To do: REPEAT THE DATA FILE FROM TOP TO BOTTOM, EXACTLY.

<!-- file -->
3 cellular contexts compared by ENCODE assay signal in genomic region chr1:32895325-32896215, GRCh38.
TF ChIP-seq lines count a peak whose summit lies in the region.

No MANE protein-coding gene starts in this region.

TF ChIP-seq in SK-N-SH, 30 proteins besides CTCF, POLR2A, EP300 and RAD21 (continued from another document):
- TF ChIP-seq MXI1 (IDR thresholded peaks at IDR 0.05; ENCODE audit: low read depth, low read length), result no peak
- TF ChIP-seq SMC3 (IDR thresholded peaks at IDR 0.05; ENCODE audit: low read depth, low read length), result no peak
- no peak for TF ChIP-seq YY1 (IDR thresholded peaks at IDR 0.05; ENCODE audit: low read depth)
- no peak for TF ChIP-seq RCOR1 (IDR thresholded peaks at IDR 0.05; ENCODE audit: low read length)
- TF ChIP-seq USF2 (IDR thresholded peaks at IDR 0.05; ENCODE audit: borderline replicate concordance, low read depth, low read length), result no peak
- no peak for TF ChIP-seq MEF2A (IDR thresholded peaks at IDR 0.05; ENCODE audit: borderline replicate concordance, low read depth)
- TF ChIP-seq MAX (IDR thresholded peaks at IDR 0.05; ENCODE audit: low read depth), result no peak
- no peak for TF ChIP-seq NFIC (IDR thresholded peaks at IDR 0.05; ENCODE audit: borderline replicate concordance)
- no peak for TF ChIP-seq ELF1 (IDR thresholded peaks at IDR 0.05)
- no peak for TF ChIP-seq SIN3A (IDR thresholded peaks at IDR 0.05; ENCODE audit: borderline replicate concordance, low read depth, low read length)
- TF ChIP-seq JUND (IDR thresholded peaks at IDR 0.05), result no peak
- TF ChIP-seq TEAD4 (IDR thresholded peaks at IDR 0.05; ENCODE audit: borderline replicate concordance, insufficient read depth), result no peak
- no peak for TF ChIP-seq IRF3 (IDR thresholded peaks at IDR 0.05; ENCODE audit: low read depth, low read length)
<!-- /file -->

3 cellular contexts compared by ENCODE assay signal in genomic region chr1:32895325-32896215, GRCh38.
TF ChIP-seq lines count a peak whose summit lies in the region.

No MANE protein-coding gene starts in this region.

TF ChIP-seq in SK-N-SH, 30 proteins besides CTCF, POLR2A, EP300 and RAD21 (continued from another document):
- TF ChIP-seq MXI1 (IDR thresholded peaks at IDR 0.05; ENCODE audit: low read depth, low read length), result no peak
- TF ChIP-seq SMC3 (IDR thresholded peaks at IDR 0.05; ENCODE audit: low read depth, low read length), result no peak
- no peak for TF ChIP-seq YY1 (IDR thresholded peaks at IDR 0.05; ENCODE audit: low read depth)
- no peak for TF ChIP-seq RCOR1 (IDR thresholded peaks at IDR 0.05; ENCODE audit: low read length)
- TF ChIP-seq USF2 (IDR thresholded peaks at IDR 0.05; ENCODE audit: borderline replicate concordance, low read depth, low read length), result no peak
- no peak for TF ChIP-seq MEF2A (IDR thresholded peaks at IDR 0.05; ENCODE audit: borderline replicate concordance, low read depth)
- TF ChIP-seq MAX (IDR thresholded peaks at IDR 0.05; ENCODE audit: low read depth), result no peak
- no peak for TF ChIP-seq NFIC (IDR thresholded peaks at IDR 0.05; ENCODE audit: borderline replicate concordance)
- no peak for TF ChIP-seq ELF1 (IDR thresholded peaks at IDR 0.05)
- no peak for TF ChIP-seq SIN3A (IDR thresholded peaks at IDR 0.05; ENCODE audit: borderline replicate concordance, low read depth, low read length)
- TF ChIP-seq JUND (IDR thresholded peaks at IDR 0.05), result no peak
- TF ChIP-seq TEAD4 (IDR thresholded peaks at IDR 0.05; ENCODE audit: borderline replicate concordance, insufficient read depth), result no peak
- no peak for TF ChIP-seq IRF3 (IDR thresholded peaks at IDR 0.05; ENCODE audit: low read depth, low read length)